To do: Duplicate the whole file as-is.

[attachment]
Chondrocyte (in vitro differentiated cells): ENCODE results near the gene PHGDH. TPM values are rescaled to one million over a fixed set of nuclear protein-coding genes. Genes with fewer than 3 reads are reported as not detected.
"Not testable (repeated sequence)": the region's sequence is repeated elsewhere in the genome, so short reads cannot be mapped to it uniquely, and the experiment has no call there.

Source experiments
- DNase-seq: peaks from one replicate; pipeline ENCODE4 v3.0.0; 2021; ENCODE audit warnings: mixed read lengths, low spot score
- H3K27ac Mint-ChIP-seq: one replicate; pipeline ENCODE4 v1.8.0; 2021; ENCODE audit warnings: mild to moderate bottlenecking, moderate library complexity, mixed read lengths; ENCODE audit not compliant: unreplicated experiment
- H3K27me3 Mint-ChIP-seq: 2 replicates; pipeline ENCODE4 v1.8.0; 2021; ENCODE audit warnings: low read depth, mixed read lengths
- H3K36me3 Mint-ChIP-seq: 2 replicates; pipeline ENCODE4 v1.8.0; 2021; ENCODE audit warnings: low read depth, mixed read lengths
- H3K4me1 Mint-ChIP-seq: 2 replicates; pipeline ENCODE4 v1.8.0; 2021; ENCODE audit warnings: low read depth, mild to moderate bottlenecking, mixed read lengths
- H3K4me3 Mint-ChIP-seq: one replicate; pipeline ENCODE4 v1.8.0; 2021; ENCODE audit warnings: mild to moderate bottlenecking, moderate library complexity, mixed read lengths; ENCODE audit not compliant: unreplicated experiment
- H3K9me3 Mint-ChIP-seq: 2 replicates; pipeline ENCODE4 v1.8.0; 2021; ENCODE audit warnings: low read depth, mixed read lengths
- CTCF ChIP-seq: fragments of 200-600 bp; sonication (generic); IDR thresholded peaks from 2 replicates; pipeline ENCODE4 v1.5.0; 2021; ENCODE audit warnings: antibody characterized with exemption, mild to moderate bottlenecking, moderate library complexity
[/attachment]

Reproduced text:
Chondrocyte (in vitro differentiated cells): ENCODE results near the gene PHGDH. TPM values are rescaled to one million over a fixed set of nuclear protein-coding genes. Genes with fewer than 3 reads are reported as not detected.
"Not testable (repeated sequence)": the region's sequence is repeated elsewhere in the genome, so short reads cannot be mapped to it uniquely, and the experiment has no call there.

Source experiments
- DNase-seq: peaks from one replicate; pipeline ENCODE4 v3.0.0; 2021; ENCODE audit warnings: mixed read lengths, low spot score
- H3K27ac Mint-ChIP-seq: one replicate; pipeline ENCODE4 v1.8.0; 2021; ENCODE audit warnings: mild to moderate bottlenecking, moderate library complexity, mixed read lengths; ENCODE audit not compliant: unreplicated experiment
- H3K27me3 Mint-ChIP-seq: 2 replicates; pipeline ENCODE4 v1.8.0; 2021; ENCODE audit warnings: low read depth, mixed read lengths
- H3K36me3 Mint-ChIP-seq: 2 replicates; pipeline ENCODE4 v1.8.0; 2021; ENCODE audit warnings: low read depth, mixed read lengths
- H3K4me1 Mint-ChIP-seq: 2 replicates; pipeline ENCODE4 v1.8.0; 2021; ENCODE audit warnings: low read depth, mild to moderate bottlenecking, mixed read lengths
- H3K4me3 Mint-ChIP-seq: one replicate; pipeline ENCODE4 v1.8.0; 2021; ENCODE audit warnings: mild to moderate bottlenecking, moderate library complexity, mixed read lengths; ENCODE audit not compliant: unreplicated experiment
- H3K9me3 Mint-ChIP-seq: 2 replicates; pipeline ENCODE4 v1.8.0; 2021; ENCODE audit warnings: low read depth, mixed read lengths
- CTCF ChIP-seq: fragments of 200-600 bp; sonication (generic); IDR thresholded peaks from 2 replicates; pipeline ENCODE4 v1.5.0; 2021; ENCODE audit warnings: antibody characterized with exemption, mild to moderate bottlenecking, moderate library complexity